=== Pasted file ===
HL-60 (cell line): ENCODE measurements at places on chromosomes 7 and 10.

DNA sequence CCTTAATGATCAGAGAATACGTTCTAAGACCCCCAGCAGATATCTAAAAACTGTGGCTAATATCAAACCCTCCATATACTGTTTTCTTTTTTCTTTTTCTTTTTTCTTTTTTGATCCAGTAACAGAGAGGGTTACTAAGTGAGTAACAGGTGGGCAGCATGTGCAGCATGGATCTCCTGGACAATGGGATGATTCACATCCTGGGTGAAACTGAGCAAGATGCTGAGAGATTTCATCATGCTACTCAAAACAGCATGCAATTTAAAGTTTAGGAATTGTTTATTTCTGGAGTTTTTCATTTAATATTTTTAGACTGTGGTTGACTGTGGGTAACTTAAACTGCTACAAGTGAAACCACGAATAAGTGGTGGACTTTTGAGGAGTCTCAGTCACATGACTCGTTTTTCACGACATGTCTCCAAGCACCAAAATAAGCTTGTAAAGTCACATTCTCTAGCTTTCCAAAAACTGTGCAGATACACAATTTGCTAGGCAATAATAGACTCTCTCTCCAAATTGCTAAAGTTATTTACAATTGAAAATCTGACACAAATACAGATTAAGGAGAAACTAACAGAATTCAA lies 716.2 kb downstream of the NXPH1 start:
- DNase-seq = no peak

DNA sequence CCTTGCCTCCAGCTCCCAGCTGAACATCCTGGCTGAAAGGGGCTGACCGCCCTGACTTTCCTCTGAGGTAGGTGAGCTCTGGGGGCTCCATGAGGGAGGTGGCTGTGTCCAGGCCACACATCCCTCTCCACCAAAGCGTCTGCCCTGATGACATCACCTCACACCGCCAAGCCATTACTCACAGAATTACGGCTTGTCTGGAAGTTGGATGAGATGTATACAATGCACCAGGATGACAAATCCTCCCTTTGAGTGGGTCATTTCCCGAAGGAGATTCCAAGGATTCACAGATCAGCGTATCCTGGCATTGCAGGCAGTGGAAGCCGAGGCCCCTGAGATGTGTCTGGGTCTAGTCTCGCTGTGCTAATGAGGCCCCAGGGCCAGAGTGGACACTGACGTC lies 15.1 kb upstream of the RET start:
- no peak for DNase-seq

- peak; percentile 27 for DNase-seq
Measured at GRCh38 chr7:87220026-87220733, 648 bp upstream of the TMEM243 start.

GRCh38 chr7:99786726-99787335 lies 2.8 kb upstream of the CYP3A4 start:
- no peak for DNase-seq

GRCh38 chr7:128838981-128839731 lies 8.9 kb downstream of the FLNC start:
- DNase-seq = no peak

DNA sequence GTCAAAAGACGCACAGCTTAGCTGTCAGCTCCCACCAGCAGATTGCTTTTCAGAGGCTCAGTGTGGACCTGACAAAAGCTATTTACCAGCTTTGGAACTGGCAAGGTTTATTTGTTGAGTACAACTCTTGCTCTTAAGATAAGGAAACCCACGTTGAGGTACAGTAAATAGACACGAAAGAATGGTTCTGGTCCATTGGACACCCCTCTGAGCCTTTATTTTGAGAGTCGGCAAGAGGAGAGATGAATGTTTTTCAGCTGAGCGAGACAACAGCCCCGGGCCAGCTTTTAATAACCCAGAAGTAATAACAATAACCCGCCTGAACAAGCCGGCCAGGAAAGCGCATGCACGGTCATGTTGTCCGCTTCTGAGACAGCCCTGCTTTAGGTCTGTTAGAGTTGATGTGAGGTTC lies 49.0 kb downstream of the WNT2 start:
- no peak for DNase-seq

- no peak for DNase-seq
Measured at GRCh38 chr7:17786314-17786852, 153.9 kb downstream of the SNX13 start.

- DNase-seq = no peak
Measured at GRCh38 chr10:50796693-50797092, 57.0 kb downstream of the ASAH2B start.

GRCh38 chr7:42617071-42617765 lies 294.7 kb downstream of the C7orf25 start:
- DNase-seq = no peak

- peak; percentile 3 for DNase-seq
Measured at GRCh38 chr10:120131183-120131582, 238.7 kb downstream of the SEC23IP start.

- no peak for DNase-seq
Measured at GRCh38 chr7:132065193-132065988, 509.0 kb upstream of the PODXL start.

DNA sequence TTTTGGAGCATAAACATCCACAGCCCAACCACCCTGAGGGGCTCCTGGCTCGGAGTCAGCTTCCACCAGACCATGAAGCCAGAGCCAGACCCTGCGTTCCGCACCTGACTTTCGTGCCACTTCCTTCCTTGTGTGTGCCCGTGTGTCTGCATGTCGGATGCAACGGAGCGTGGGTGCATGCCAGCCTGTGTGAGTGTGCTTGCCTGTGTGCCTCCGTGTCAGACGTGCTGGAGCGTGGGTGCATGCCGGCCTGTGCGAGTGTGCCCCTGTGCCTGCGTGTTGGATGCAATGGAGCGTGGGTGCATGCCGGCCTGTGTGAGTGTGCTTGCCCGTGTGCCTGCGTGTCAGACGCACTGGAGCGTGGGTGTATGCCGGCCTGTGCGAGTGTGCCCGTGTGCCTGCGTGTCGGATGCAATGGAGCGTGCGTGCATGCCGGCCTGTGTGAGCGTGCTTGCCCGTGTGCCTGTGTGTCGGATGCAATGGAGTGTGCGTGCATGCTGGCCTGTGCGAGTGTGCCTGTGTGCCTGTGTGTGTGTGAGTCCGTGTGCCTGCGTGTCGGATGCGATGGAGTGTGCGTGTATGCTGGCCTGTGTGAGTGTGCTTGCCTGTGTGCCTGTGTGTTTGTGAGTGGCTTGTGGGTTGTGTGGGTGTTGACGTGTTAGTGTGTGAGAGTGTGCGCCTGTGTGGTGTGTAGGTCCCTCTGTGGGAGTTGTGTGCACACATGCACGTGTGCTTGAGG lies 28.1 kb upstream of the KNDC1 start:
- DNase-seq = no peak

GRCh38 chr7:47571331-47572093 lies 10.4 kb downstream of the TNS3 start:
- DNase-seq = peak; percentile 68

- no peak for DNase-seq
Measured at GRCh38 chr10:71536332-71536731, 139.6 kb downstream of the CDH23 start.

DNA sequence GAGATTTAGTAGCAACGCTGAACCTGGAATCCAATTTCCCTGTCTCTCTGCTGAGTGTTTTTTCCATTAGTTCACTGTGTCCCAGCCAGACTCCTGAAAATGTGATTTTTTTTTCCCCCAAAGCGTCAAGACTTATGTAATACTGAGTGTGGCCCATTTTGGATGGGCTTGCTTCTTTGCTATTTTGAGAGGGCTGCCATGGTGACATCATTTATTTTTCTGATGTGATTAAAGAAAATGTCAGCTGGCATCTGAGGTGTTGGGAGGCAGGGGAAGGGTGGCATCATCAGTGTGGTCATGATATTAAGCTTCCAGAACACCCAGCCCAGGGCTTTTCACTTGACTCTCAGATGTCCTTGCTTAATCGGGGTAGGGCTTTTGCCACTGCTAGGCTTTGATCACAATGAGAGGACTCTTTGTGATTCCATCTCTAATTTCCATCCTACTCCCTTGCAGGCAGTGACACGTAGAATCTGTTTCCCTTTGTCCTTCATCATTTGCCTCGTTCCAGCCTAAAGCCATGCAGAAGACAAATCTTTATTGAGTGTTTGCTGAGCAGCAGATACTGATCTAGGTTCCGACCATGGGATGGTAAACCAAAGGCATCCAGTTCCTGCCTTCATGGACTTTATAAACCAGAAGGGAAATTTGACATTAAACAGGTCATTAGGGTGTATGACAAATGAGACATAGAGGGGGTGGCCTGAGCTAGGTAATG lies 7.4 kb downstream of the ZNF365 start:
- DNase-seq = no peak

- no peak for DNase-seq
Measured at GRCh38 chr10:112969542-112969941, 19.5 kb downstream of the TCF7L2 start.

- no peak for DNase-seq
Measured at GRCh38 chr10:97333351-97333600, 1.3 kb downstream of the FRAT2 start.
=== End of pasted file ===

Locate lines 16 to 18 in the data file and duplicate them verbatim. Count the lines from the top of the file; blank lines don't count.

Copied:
- DNase-seq = no peak
Measured at GRCh38 chr10:50796693-50797092, 57.0 kb downstream of the ASAH2B start.

GRCh38 chr7:42617071-42617765 lies 294.7 kb downstream of the C7orf25 start: